This Controversial Decorating Move Will Make Your Living Room Instantly Feel Bigger and Brighter

published May 8, 2020
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Credit: Viv Yapp

I’m going to offer some controversial decorating advice: take your window treatments down and let the light in. Believe it or not, you might not actually need them. Of course, if you love your curtains or if you like your rooms dark (or are particularly private), by all means, keep your shades drawn. But if you never gave much thought to your window coverings—maybe you’ve just been living with what was there when you moved in—or if you got some blinds because you thought you should, consider test driving the curtainless look.

The reasoning is this—even the sheerest curtain or most retractable blind is stealing a good chunk of your daylight. In fact, I’m so passionate about avoiding the wrong window treatments that in the renovation chapter of my book, “The Little Book of Living Small,” the first thing I suggest anyone do is remove whatever blinds or shades came with your place, wash the windows (inside and out), and let the light shine in. This small fix really makes a world of difference.

Credit: Weston Wells

Some people feel like bare windows make it look like you’ve just moved in, but the homes I’ve lived in (and those of my curtainless friends) have always had a decidedly “full” feel with lots of art, books, and vintage finds. In my own open living and dining area (seen above), I opted to do without hanging any curtains or blinds because the options for our big window were so expensive—or so cheap-looking—that I decided I’m okay with a neighbor occasionally peeking in through the bare tree branches in winter. (And living in New York City, especially now, I am very unlikely to ever meet those neighbors.) Plus, living on the ground floor, we want to get every last bit of daylight we can. 

This isn’t my first go-round with bare windows. When I lived in a top-floor apartment in a Brooklyn brownstone, my husband and I only needed blinds to block out the streetlights at night; so again, our living room and kitchen windows were naked. This is not just a trick for the young and the urban either. Years ago, my parents had been living with the drapes that came with their house (and they were nice drapes!) for years before taking them down for cleaning. Suddenly, their living room, which had always been cozy and welcoming, felt lighter now that it was opened up to their garden outside.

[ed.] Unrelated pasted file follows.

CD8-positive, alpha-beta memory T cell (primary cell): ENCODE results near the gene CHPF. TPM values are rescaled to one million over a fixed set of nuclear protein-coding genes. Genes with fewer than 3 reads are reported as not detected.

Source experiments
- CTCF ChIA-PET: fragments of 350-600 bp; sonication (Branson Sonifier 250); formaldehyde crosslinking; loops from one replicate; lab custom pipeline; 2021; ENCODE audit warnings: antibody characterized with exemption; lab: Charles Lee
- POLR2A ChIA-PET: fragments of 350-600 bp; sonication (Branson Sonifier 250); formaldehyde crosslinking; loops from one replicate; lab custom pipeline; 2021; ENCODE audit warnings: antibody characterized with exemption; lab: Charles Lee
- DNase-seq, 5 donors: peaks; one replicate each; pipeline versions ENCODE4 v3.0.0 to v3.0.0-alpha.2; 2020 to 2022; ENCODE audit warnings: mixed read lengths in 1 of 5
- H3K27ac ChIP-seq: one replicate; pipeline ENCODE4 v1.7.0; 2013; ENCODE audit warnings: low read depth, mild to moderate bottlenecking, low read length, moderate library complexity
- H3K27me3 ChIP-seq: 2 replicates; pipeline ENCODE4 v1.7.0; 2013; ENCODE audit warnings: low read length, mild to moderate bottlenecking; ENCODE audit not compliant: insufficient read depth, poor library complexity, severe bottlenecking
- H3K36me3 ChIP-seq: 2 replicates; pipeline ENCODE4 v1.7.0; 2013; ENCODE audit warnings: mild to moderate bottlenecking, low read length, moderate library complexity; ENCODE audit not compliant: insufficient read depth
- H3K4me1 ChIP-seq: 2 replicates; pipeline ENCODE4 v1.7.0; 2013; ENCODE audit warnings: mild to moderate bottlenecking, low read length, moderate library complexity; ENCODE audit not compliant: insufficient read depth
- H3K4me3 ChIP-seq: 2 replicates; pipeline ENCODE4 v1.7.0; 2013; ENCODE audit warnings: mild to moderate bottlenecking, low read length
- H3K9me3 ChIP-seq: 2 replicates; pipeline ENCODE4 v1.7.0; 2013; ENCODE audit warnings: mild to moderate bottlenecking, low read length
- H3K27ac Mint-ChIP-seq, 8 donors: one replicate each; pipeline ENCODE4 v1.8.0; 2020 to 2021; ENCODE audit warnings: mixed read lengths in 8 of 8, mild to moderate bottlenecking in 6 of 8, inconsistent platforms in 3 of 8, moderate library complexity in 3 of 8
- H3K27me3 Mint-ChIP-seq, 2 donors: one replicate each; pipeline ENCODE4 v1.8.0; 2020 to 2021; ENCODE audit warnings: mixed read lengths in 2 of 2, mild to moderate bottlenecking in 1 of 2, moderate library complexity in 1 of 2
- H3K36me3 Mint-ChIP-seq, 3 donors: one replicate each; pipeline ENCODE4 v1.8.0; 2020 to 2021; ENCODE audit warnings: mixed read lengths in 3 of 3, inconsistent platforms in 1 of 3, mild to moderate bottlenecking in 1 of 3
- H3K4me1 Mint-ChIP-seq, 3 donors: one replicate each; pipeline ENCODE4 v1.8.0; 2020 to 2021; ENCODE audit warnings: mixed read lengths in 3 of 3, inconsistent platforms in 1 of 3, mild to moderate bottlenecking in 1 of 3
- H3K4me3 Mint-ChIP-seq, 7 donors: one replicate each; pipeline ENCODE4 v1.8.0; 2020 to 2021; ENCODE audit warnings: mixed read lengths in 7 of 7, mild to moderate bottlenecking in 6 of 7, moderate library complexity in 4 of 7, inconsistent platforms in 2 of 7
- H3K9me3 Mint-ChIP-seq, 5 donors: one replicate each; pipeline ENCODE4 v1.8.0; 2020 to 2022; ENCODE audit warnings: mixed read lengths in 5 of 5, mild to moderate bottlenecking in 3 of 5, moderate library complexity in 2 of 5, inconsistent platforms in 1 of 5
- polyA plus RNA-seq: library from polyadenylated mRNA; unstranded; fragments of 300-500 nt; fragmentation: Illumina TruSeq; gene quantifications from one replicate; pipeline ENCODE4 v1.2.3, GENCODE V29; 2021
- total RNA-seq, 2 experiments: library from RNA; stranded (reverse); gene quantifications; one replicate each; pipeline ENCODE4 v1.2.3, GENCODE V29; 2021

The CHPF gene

Credit: Weston Wells

If you feel too exposed, you might try installing self-adhesive privacy film, which lets you obscure the view into your home without losing much daylight. Basic options like a frosted glass look-alike are available at hardware and big box stores, and Stick Pretty sells patterned options. I’ve used both on the lower panes of my windows on street-facing apartments, where I felt I needed some coverage.

If you need window coverage at night, consider a roman shade that you mount high above the window. That way, the shade can be pulled up so its bottom edge is flush with the top edge of the window during the day, letting the maximum amount of light in. Then at night, you can pull it shut. My sister and her husband found a great fix for their kids’ room where they wanted maximum darkness at night and all the sunshine during the day: Travel blackout curtains that mount to the glass with suction cups—genius! They fold them up and put them in the drawer each morning.

Whatever you decide to do, I’d encourage you to start by taking your curtains down for a few days and seeing what life is like with your windows uncovered. You may just find that you’re seeing your home in a whole new light—and that your space seems bigger and brighter with this one easy decorating move.